Cappadocia, a Roman province from 17 c.e., became Christianized in the second century c.e. Cappadocia was a rural province, and its capital Mazica, later called Caesarea, was its only major city.
Characteristic of theology in Cappadocia was the early influence of Origen on the third-century Cappadocian church leaders Alexander (after 212 c.e., bishop of Jerusalem and a friend of Origen) and Firmilian, the bishop of Caesarea (230–269 c.e.).
Origen himself escaped to Cappadocia during the persecution of Maximinus Thrax (235–238 c.e.). His impact remained present in the work of the Cappadocian writers Basil the Great, his brother Gregory of Nyssa, and Gregory Nazianzus.
Basil became bishop of Caesarea in 370 c.e., having studied rhetoric and other disciplines at home in Caesarea, Constantinople, and Athens. In Athens he met Gregory Nazianzus, who would become a lifelong friend and ally against the neo-Arian writers Eunomius and Aetius.
From a tour of the Christian monasteries in the Near East after 355 c.e., he gained his lifelong devotion to the ascetic life and concern for monastics. This experience and encouragement from his sister Macrina, who sometimes is spoken of as “the fourth Cappadocian theologian,” persuaded him to be baptized. As successor of Eusebius of Caesarea, Basil was active in theological, political, and ecclesiastical conflicts.
His fight against the neo-Arians gained him the opposition of the Arian emperor Valens (364–378 c.e.), who divided the province of Cappadocia in two. A struggle with the Arian bishop Anthimus of Tyana over the control of churches in this new province ensued. Basil ordained his brother Gregory to the see of Nyssa (nominally now under Anthimus’s control).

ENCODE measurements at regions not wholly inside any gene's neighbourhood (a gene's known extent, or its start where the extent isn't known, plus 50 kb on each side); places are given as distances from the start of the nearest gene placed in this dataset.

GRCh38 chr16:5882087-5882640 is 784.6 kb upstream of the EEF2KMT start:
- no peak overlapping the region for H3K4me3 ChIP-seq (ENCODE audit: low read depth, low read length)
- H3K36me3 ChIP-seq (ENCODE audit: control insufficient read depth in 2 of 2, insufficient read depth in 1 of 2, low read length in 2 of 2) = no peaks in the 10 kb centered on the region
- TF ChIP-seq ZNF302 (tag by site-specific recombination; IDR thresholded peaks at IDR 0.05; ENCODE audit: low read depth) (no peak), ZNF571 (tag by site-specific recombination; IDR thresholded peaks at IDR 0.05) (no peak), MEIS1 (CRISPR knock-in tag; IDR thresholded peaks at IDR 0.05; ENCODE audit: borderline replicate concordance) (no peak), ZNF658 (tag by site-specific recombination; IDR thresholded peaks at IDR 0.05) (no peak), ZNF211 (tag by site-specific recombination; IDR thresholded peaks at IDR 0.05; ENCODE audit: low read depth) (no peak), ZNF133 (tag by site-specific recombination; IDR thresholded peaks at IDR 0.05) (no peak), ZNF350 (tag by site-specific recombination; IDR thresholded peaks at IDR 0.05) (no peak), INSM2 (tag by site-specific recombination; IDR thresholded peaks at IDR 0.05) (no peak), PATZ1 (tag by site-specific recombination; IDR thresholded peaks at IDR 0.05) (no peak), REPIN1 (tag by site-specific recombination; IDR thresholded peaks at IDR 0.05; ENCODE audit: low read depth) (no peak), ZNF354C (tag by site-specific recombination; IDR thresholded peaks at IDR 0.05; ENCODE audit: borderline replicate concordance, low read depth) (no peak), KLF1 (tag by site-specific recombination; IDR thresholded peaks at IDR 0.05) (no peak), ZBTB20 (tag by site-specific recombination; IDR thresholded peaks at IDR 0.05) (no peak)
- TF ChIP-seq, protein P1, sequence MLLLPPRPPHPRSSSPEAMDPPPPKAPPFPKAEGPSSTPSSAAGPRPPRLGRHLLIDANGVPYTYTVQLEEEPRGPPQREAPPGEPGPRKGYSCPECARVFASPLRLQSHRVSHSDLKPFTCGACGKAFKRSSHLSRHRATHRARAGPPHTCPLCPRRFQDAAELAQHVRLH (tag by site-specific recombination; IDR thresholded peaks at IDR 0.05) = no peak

Unsuccessfully he also attempted to ordain Gregory Nazianzus to the see of Sasima. Basil was also embroiled in a controversy with the Arian bishop Eustathius of Sebaste, who had mentored Basil. Basil died in 379, leaving the resolution of the neo-Arian crisis to the two Cappadocian Gregories.
Basil’s brother Gregory of Nyssa (c. 331–395 c.e.) assumed the mantle of the struggle against the neo-Arians after Basil’s death. His theological position was critical at the Council of Constantinople (381).
There the anti-Arian emperor Theodosius I declared communion with Gregory one of the conditions for orthodoxy. Gregory traveled to Arabia and Jerusalem to mediate ecclesiastical disputes.
His writings addressed questions of the Trinitarian controversies (Against Eunomius, Ad Petrum, Refutatio confessionis Eunomii) and argued against the Christology of Apollinaris (Ad Theophilum, Adversus Apollinaristas, Antirheticus adversus Apollinarem). He composed a hagiobiography of his sister, the Life of Macrina. His theology owes much to Platonism, Neoplatonism, and Origen.
His writings assert both the full divinity and the full humanity of Jesus (Christ) of Nazareth, although in opposition to Origen and Neoplatonism he rejected the preexistence of souls. His writings exhibited great influence on the thought of speculative theologians such as john damascene, Gregory Palamas, and Duns Scotus.
Basil and Gregory’s friend, Gregory Nazianzus (c. 329–390), was bishop of Constantinople (379–381) and represented the imperial city at the Council of Constantinople.
Gregory’s opponents among the Alexandrian and Macedonian bishops objected to his appointment to Constantinople, and Gregory, citing poor health, returned to Nazianzus. He was eventually persuaded to become bishop of that city (Basil had appointed him as auxiliary bishop earlier).
In 384 he left Nazianzus and returned to his family estate in Arianzus, where he devoted himself to writing until his death in 390. Gregory’s Orations are among his most important works, most of which were delivered for festivals.
As a theologian, Gregory opposed the assumptions of the Eunomians that language was a God-given system, that names were the only way of access to the essence of the thing named, and that statements about God’s essence were a matter of logical inference.
Gregory contended that God is known only insofar as he has revealed himself to humanity. Like the other Cappadocians, Gregory expressed the single nature of the Trinitarian Godhead—Father, Son, and Holy Spirit—and the full humanity and divinity of Christ.
Gregory maintained that the Son of God became human so that human beings could participate in God’s divinity. Gregory’s other writings include a collection of his letters, which he assembled before his death.